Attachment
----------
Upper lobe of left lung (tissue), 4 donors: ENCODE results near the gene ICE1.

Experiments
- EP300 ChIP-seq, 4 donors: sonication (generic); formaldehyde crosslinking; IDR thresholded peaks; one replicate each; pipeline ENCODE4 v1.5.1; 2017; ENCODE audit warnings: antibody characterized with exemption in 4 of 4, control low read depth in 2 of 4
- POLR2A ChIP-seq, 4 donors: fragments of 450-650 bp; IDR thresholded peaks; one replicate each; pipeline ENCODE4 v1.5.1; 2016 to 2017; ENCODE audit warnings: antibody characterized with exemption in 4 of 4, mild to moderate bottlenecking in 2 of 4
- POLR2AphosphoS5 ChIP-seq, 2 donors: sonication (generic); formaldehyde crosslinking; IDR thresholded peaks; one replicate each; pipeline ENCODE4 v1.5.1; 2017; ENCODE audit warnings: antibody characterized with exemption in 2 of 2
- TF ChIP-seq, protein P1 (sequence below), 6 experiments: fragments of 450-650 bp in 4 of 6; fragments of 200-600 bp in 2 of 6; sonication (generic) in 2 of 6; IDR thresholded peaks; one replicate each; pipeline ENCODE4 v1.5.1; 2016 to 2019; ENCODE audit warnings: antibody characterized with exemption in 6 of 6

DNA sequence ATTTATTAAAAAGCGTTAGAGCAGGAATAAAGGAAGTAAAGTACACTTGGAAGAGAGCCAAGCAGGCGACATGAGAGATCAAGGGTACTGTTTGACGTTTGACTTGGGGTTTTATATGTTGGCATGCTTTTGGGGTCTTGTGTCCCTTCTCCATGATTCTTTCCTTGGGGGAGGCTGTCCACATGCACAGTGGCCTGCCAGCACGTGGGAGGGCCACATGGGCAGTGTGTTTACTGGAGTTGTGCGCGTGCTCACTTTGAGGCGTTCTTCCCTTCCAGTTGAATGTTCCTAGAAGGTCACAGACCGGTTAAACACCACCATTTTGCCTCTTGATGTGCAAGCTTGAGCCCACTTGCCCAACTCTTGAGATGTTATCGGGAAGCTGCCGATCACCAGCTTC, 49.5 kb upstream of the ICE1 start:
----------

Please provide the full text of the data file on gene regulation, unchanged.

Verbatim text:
Upper lobe of left lung (tissue), 4 donors: ENCODE results near the gene ICE1.

Experiments
- EP300 ChIP-seq, 4 donors: sonication (generic); formaldehyde crosslinking; IDR thresholded peaks; one replicate each; pipeline ENCODE4 v1.5.1; 2017; ENCODE audit warnings: antibody characterized with exemption in 4 of 4, control low read depth in 2 of 4
- POLR2A ChIP-seq, 4 donors: fragments of 450-650 bp; IDR thresholded peaks; one replicate each; pipeline ENCODE4 v1.5.1; 2016 to 2017; ENCODE audit warnings: antibody characterized with exemption in 4 of 4, mild to moderate bottlenecking in 2 of 4
- POLR2AphosphoS5 ChIP-seq, 2 donors: sonication (generic); formaldehyde crosslinking; IDR thresholded peaks; one replicate each; pipeline ENCODE4 v1.5.1; 2017; ENCODE audit warnings: antibody characterized with exemption in 2 of 2
- TF ChIP-seq, protein P1 (sequence below), 6 experiments: fragments of 450-650 bp in 4 of 6; fragments of 200-600 bp in 2 of 6; sonication (generic) in 2 of 6; IDR thresholded peaks; one replicate each; pipeline ENCODE4 v1.5.1; 2016 to 2019; ENCODE audit warnings: antibody characterized with exemption in 6 of 6

DNA sequence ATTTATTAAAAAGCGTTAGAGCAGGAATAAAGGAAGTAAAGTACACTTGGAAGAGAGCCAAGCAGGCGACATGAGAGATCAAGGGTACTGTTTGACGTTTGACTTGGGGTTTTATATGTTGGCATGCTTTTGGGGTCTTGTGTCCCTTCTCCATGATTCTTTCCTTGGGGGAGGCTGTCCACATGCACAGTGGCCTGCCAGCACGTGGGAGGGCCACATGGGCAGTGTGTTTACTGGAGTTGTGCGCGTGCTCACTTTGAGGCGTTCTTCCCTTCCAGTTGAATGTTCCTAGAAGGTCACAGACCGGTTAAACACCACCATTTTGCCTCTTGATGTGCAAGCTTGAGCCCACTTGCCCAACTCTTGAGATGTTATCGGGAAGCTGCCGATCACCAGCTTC, 49.5 kb upstream of the ICE1 start: